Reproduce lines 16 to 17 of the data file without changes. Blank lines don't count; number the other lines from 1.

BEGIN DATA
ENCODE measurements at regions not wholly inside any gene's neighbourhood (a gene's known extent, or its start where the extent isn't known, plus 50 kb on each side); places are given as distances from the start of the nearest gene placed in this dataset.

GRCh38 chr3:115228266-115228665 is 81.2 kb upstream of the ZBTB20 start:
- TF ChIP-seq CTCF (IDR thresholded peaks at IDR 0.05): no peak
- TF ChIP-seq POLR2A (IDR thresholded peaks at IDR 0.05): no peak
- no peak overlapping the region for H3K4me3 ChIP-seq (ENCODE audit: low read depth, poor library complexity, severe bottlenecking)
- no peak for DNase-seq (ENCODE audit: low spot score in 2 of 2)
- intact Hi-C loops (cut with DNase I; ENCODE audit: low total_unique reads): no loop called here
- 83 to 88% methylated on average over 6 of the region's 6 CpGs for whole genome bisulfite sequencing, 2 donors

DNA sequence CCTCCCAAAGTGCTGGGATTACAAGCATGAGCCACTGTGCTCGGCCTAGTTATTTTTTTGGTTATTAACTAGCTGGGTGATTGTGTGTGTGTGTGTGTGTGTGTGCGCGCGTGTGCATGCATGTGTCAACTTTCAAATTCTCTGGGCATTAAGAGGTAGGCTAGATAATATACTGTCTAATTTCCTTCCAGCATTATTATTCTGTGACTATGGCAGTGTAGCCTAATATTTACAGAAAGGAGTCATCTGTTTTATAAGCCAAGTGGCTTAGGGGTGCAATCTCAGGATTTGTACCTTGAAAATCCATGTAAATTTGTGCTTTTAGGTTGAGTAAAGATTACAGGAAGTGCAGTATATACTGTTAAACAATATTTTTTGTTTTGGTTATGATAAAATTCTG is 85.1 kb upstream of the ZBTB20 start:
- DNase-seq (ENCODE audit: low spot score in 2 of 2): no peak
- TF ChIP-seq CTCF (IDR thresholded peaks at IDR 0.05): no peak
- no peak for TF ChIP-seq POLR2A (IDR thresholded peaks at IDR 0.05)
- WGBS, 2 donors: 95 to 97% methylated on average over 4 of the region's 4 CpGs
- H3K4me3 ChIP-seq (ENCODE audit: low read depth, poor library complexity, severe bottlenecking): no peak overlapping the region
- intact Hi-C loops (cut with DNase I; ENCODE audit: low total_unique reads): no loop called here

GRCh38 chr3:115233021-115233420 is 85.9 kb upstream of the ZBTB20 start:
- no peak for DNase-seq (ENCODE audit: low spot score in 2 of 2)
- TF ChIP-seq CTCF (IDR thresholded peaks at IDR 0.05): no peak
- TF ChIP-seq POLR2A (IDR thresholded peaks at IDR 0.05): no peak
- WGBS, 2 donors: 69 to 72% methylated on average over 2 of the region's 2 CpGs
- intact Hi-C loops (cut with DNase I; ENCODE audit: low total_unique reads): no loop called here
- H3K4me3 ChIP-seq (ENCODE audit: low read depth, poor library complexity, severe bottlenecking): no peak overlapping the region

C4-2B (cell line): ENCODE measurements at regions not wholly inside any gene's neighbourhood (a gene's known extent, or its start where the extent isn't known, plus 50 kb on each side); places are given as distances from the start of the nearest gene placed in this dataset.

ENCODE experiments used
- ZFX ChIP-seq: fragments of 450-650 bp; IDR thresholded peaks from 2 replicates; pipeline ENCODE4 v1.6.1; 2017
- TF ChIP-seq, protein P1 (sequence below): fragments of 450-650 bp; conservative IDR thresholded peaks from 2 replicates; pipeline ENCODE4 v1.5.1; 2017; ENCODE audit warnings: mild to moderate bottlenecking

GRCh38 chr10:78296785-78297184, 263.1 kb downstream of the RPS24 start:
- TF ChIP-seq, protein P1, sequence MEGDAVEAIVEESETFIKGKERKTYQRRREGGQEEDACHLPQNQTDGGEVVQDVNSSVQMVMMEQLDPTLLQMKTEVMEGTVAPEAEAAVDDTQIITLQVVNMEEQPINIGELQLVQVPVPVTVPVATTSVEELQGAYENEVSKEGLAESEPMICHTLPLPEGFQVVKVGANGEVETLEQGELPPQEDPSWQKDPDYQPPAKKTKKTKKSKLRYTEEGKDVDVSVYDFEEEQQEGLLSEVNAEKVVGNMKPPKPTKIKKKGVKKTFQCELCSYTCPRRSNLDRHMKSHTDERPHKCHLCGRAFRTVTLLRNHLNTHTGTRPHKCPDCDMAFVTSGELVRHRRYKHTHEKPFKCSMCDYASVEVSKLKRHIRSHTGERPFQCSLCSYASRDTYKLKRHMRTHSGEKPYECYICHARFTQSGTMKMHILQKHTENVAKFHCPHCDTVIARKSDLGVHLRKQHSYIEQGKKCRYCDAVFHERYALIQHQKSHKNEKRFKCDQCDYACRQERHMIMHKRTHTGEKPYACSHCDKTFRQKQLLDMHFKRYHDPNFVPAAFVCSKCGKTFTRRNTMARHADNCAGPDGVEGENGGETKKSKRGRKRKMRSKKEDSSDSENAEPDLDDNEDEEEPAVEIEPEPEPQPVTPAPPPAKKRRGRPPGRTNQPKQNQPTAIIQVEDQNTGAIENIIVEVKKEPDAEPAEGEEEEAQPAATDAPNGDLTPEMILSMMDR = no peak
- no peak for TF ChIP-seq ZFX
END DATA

GRCh38 chr3:115233021-115233420 is 85.9 kb upstream of the ZBTB20 start:
- no peak for DNase-seq (ENCODE audit: low spot score in 2 of 2)